Global distribution of the mass-balance model parameters#

This notebook is a follow-up on the very important overview of the mass-balance calibration procedure in v1.6.

Here we illustrate a few useful methods:

  • checking some statistics on the pre-processed directories (similar to preprocessing_errors.ipynb)

  • we check how the new global calibration procedure operates

  • we assess the importance of the dynamical spinup for the calibration

from oggm import utils
import pandas as pd
import numpy as np
import matplotlib.pyplot as plt
import seaborn as sns

Let’s start by reading in the “glacier statistics” files, a bunch of statistics written by OGGM at the end of the preprocessing:

# W5E5 elevbands, no spinup 
url = 'https://cluster.klima.uni-bremen.de/~oggm/gdirs/oggm_v1.6/L3-L5_files/2023.3/elev_bands/W5E5/RGI62/b_080/L5/summary/'

# this can take some time to downloan
df = []
for rgi_reg in range(1, 19):
    fpath = utils.file_downloader(url + f'glacier_statistics_{rgi_reg:02d}.csv')
    df.append(pd.read_csv(fpath, index_col=0, low_memory=False))
df = pd.concat(df, sort=False).sort_index()

# There are a lot of columns - let's pick a few columns only
# We drop failing glaciers
df_params = df[['melt_f', 'prcp_fac', 'temp_bias', 'rgi_area_km2']].dropna().copy()
f'Failing glaciers: {len(df) - len(df_params)} ({100 - df_params.rgi_area_km2.sum()/df.rgi_area_km2.sum()*100:.2f}% of global area)'
'Failing glaciers: 718 (0.06% of global area)'

Global statistics of OGGM’s 1.6.1 “informed three steps” method#

As explained in the mass-balance calibration procedure in v1.6 notebook, the “informed three steps” method provides first guesses for the precipitation factor and the temperature bias. We then calibrate each glacier in three steps - let’s check the number of glaciers calibrated this way:

Step 0: use the first guess melt_f = 5, prcp_fac = data-informed from winter precipitation, temp_bias = data-informed from the global calibration with fixed parameters (see mass-balance calibration procedure in v1.6 for details).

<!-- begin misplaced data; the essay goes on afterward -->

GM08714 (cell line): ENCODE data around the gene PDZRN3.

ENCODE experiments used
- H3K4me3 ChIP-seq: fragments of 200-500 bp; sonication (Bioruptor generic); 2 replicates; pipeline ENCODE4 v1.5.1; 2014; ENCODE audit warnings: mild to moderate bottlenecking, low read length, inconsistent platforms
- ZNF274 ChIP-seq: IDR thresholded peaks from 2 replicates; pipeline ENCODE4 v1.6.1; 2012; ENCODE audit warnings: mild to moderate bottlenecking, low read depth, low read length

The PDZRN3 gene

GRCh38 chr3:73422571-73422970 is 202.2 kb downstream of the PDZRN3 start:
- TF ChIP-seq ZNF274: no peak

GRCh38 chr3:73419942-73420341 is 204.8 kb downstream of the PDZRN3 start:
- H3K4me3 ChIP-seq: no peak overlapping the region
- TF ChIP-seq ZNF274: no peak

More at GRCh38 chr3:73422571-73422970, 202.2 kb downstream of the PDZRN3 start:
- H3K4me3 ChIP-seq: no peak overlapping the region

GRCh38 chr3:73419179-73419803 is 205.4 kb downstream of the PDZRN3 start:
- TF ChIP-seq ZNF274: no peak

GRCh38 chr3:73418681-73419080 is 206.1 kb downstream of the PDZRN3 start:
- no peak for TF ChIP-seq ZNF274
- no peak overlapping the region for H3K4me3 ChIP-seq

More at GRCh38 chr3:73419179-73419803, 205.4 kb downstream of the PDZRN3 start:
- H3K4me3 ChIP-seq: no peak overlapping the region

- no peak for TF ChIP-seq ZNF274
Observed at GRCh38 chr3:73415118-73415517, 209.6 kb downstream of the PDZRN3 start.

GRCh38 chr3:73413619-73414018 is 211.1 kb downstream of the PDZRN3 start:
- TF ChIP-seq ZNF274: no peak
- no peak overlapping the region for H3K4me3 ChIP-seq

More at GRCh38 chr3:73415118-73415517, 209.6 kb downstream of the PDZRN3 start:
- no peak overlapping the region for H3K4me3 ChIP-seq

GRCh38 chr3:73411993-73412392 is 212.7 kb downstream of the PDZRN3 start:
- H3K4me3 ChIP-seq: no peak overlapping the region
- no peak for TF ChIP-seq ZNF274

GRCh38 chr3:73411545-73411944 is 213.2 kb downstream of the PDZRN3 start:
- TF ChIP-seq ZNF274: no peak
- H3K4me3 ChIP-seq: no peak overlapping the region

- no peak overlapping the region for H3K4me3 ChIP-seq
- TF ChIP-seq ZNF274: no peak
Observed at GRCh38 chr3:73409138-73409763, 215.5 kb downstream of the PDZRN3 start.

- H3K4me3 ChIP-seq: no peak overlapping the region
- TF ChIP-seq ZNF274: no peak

Step 1: if Step 0 doesn’t match (only likely to happen if there is one isolated glacier in a climate grid point), allow prcp_fac to vary again between 0.8 and 1.2 times the roiginal guess (\(\pm\)20%). This is justified by the fact that the first guess for precipitation is also highly uncertain. If that worked, the calibration stops.

To find out which glaciers have been calibrated after step 1, we count the number of glaciers with a melt factor of exactly 5:

df_params['Step 1'] = np.isclose(df_params['melt_f'], 5)
perc1 = df_params['Step 1'].sum() / len(df_params) * 100
perc1_area = df_params.loc[df_params['Step 1']].rgi_area_km2.sum()/df.rgi_area_km2.sum()*100
print(f'{perc1:.1f}% of all glaciers are calibrated after step 1 ({perc1_area:.1f}% area)')
33.6% of all glaciers are calibrated after step 1 (41.1% area)

Step 2: if Step 1 did not work, we allow melt_f to vary between a predefined range (1.5 - 17) while fixing temp_bias and prcp_fac again.

Step 3: finally, if the above did not work, allow temp_bias to vary again, fixing the other parameters to their last value.

To check wether these steps were successful from our files, we can compute the number of glaciers which have hit the “hard limits” of the allowed melt factor range, i.e. have reached step 3, and then substract them from the total:

df_params['Step 3'] = np.isclose(df_params['melt_f'], df_params['melt_f'].max()) | np.isclose(df_params['melt_f'], df_params['melt_f'].min()) 
perc3 = df_params['Step 3'].sum() / len(df_params) * 100
perc3_area = df_params.loc[df_params['Step 3']].rgi_area_km2.sum()/df.rgi_area_km2.sum()*100

df_params['Step 2'] = (~ df_params['Step 1']) & (~ df_params['Step 3'])
perc2 = df_params['Step 2'].sum() / len(df_params) * 100
perc2_area = df_params.loc[df_params['Step 2']].rgi_area_km2.sum()/df.rgi_area_km2.sum()*100

print(f'{perc2:.1f}% of all glaciers are calibrated after step 2 ({perc2_area:.1f}% area)')
print(f'{perc3:.1f}% of all glaciers are calibrated after step 3 ({perc3_area:.1f}% area)')
60.4% of all glaciers are calibrated after step 2 (56.7% area)
5.9% of all glaciers are calibrated after step 3 (2.2% area)

Global parameter distributions#

Melt factor#

f, (ax1, ax2) = plt.subplots(1, 2, figsize=(12, 5))

df_params['melt_f'].plot.hist(bins=51, density=True, ax=ax1, alpha=0.5, label='Frequency');
df_params['melt_f'].plot.hist(bins=51, density=True, ax=ax1, weights=df_params['rgi_area_km2'], alpha=0.5, label='Area weighted');
ax1.set_title('Melt factor distribution (global)');
ax1.set_ylabel('Frequency (%)');
ax1.legend();

df_params['melt_f'].plot.hist(bins=51, density=True, ax=ax2, alpha=0.5, label='Frequency');
df_params['melt_f'].plot.hist(bins=51, density=True, ax=ax2, weights=df_params['rgi_area_km2'], alpha=0.5, label='Area weighted');
ax2.set_yscale('log')
ax2.set_title('Melt factor distribution (log scale)');
ax2.set_ylabel('Frequency (log scale)');
../../_images/141df72b99e5a53992a8b174efa87c62cf4e29dcf31dbb7bf224fb1204418e37.png

Precip factor#

f, (ax1, ax2) = plt.subplots(1, 2, figsize=(12, 5))

df_params['prcp_fac'].plot.hist(bins=51, density=True, ax=ax1, alpha=0.5, label='Frequency');
df_params['prcp_fac'].plot.hist(bins=51, density=True, ax=ax1, weights=df_params['rgi_area_km2'], alpha=0.5, label='Area weighted');
ax1.set_title('Precipitation factor distribution (global)');
ax1.set_ylabel('Frequency (%)');
ax1.legend();